The association of endometriosis and OCCC has been studied widely. Endometriosis is accepted as a precursor lesion of OCCC. Son et al. [15] recommended active surveillance with at least 1-year interval in asymptomatic patients with endometriosis. In terms of prognosis, conflicting data have been reported. OCCC with endometriosis has been reported to be associated with early stage and good prognosis [16,17]. Meanwhile no difference in prognosis of OCCC according to the presence of endometriosis has been reported [18,19]. In the present study, about one-third of patients had endometriosis. These patients showed longer median RFS (median, not reached vs. 67.5 months; log-rank p=0.029) and OS (not reached; log-rank p=0.054), although the difference in OS was not statistically significant. OCCC patients are known to be at high risk of venous TE (15%-42%). Negative impact of TE on prognosis has been reported [20,21]. The incidence of venous TE has been reported to be more than two times more compared to that of serous carcinoma, with those with advanced stage having higher risk [20]. Thus in recurrent OCCC patients, life-long anticoagulation is recommended [20]. In the current study 6.2% patients had TE. No prognostic role of TE was revealed. Due to the retrospective nature of this study, its incidence might have been underestimated.
Oliver et al. [22] reported that OCCC in early stage has better prognosis than serous carcinoma. However, it has significant poorer prognosis in advanced stage. Progression-free survival rate and survival rate in early-stage (I, II) OCCC at 5-year were 75% and 80%, respectively, compared to 63% and 78% in serous carcinoma [22]. In the present study, relapse-free survival rate and OS rate at 5-year for stage I and II were 68% and 91%, respectively, showing good prognosis of early-stage OCCC.
International Collaborative Ovarian Neoplasm Trial 1 (ICON 1) has evaluated adjuvant chemotherapy in earlystage epithelial cancer [23]. Ten-year follow-up results confirmed the benefit of adjuvant chemotherapy [23]. OCCC is classified as high risk of recurrence. Thus adjuvant chemotherapy is recommended regardless of stage or surgical result (optimal or suboptimal) [23,24]. In ICON 1 trial, OCCC accounted for 12% of enrolled patients, and more than 80% of patients had serous, mucinous or endometrioid histology [25]. Using SEER data, Oseledchyk et al. [6] have assessed adjuvant chemotherapy in stage I OCCC. Their study included 1,995 patients with stage I OCCC and found that adjuvant chemotherapy was not associated with improved OS. In the present study, over 80% of patients received postoperative chemotherapy. The proportion was similar for all stages. In stage IA or IB patients, adjuvant chemotherapy was not related to longer RFS. Considering the fact that minority of patients with OCCC were included in ICON 1 trial and that OCCC has distinct biology including intrinsic chemoresistance, genetic profile, and good prognosis in early stage, the role of adjuvant chemotherapy in early-stage OCCC should be reconsidered.
Due to the nature of this retrospective study from multicenter, there were missing data. In addition, the completeness of optimal surgical staging including inspection and palpation of all peritoneal surfaces; biopsies of any suspect lesions for metastases; peritoneal washing; infracolic omentectomy; (blind) biopsies of right hemidiaphragm, of right and left paracolic gutter, of pelvic sidewalls, of ovarian fossa, of bladder peritoneum, and of cul-de-sac; sampling of iliac and periaortic lymph nodes is unclear.
In conclusion, this study showed clinical features, treatment patterns and prognosis of OCCC in Korea. Majority of patients had early stage and received postoperative chemotherapy regardless of stage. Early stage (stage I), and optimal debulking (residual disease < 1 cm) were identified as favorable prognostic factors for RFS and OS. Patients with endometriosis showed better prognosis. In patients with stage IA and IB, adding adjuvant chemotherapy did not show difference in survival. Considering the distinct biology of OCCC and its continuous increasing incidence, particularly in Asian, further study focusing on OCCC is required.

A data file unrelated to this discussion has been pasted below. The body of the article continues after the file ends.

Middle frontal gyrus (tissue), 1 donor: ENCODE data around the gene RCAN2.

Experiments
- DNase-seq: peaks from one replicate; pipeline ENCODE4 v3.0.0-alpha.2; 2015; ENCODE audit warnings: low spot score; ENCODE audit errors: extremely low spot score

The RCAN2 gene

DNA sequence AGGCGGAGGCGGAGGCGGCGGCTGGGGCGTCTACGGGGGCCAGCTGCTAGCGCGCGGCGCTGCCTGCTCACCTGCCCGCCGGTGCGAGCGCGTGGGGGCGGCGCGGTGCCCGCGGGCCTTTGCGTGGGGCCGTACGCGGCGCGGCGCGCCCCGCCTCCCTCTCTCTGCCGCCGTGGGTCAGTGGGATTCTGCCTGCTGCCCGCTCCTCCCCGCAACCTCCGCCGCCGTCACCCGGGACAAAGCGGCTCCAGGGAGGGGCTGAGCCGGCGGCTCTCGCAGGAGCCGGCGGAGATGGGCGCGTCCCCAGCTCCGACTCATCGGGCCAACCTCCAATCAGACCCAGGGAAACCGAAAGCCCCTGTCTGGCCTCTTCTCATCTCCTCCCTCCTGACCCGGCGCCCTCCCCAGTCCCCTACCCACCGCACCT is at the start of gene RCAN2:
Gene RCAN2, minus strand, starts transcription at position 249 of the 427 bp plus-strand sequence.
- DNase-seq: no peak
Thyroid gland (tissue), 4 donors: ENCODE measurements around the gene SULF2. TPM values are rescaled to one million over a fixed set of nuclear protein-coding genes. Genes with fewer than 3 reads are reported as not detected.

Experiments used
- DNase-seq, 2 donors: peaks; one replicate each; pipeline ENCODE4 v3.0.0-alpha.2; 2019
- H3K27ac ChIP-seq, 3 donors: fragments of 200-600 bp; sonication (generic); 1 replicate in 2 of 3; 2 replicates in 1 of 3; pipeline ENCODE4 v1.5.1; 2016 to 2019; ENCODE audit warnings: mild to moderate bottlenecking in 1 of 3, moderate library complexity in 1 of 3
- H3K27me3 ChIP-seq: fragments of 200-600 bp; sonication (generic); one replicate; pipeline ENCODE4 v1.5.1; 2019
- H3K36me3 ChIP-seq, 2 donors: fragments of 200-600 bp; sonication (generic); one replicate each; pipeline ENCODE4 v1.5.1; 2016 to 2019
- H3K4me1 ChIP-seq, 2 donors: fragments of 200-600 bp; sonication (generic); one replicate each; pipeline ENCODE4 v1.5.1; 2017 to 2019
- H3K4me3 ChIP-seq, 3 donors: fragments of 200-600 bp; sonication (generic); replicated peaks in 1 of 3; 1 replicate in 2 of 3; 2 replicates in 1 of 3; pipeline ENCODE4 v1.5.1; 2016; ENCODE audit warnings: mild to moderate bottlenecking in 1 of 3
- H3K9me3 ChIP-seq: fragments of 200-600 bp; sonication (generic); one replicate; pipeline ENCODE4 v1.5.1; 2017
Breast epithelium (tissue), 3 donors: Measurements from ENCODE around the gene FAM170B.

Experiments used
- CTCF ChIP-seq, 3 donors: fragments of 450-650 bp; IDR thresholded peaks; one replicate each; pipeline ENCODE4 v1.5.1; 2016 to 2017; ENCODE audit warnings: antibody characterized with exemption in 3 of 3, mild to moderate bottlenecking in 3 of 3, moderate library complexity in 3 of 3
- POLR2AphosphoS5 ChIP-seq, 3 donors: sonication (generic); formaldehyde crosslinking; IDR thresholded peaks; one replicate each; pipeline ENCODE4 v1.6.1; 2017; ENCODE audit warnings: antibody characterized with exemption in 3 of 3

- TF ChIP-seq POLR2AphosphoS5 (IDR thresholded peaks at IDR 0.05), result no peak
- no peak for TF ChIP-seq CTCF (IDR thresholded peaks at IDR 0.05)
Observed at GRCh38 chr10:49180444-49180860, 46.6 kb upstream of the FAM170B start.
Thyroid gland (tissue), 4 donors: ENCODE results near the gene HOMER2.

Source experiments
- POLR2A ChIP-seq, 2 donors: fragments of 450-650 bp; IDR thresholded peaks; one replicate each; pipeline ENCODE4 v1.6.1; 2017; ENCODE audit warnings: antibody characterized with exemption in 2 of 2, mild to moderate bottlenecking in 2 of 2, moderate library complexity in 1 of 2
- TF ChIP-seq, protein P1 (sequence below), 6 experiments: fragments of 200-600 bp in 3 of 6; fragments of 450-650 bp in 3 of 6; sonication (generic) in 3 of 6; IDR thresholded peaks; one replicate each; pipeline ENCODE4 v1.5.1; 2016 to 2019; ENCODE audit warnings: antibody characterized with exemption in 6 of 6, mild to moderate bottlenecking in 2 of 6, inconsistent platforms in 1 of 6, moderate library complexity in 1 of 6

Conflict of interest relevant to this article was not reported.

Fig. 1.
Kaplan-Meier curves of relapse-free survival (RFS) (A) and overall survival (OS) (B).
Table 1.
Patient characteristics
Characteristic No. (%) (n=308)
Age, median (range, yr) 51 (25-81)
ECOG performance status
 0 75 (24.4)
 1 167 (54.2)
 2 53 (17.2)
 3 1 (0.3)
 NA 12
 Ia 85 (27.6)
 Ib 9 (2.9)
 Ic 100 (32.5)
 IIa 5 (1.6)
 IIb 10 (3.2)
 IIc 19 (6.2)
 IIIa 15 (4.9)
 IIIb 11 (3.6)
 IIIc 40 (13)
 IV 11 (3.6)
CA-125, median (range, IU/mL) 72.34 (1.9-8,930)
 Stage I 45.7
 Stage II 98.9
 Stage III 192.1
 Stage IV 634.8
Endometriosis 107 (34.9)
Thromboembolism 19 (6.2)
Tumor grade
 1 10 (3.3)
 2 50 (19.5)
 3 81 (45.9)
 NA 166

ECOG, Eastern Cooperative Oncology Group; NA, not available; CA-125, cancer antigen 125.

Table 2.
Summary of treatments
Treatment No. (%) (n=308)
Neoadjuvant chemotherapy 8 (2.6)
 Paclitaxel carboplatin 5 (55.6)
 Paclitaxel cisplatin 3 (33.3)
 Other 1 (11.1)
Debulking operation 308 (100)
 Optimal 275 (89.3)
 Suboptimal 33 (10.7)
Postoperative chemotherapy 248 (80.5)
 Paclitaxel carboplatin 177 (73.1)
 Paclitaxel cisplatin 25 (10.3)
 Docetaxel carboplatin 28 (11.6)
 Docetaxel cisplatin 2 (0.8)
 Other 10 (4.1)
Table 3.
Prognostic factors for RFS
HR p-value HR (95% CI) p-value HR p-value HR (95% CI) p-value
Age (≥ 50 yr vs. < 50 yr) 0.06 0.806 - - 1.21 0.272 - -
ECOG PS (2, 3 vs. 0, 1) 1.41 0.236 - - 2.78 0.096 - -
Stage (II, III, IV vs. I) 22.89 < 0.001 2.2 (1.42-3.43) < 0.001 20 < 0.001 3.57 (1.6-7.96) < 0.001
Histologic grade (2, 3 vs. 1) 2.01 0.156 - - 1.7 0.199 - -
Endometriosis (no vs. yes) 4.76 0.029 1.65 (1.09-2.51) 0.019 1.97 0.059 - -
Thromboembolism (yes vs. no) 0.8 0.503 - - 0.91 0.867 - -
Optimal debulking (no vs. yes) 76.46 < 0.001 13.44 (6.35-28.46) < 0.001 51.4 < 0.001 6.04 (1.86-12.75) < 0.001
Postoperative chemotherapy (no vs. yes) 15.68 < 0.001 - - 19.1 < 0.001 - -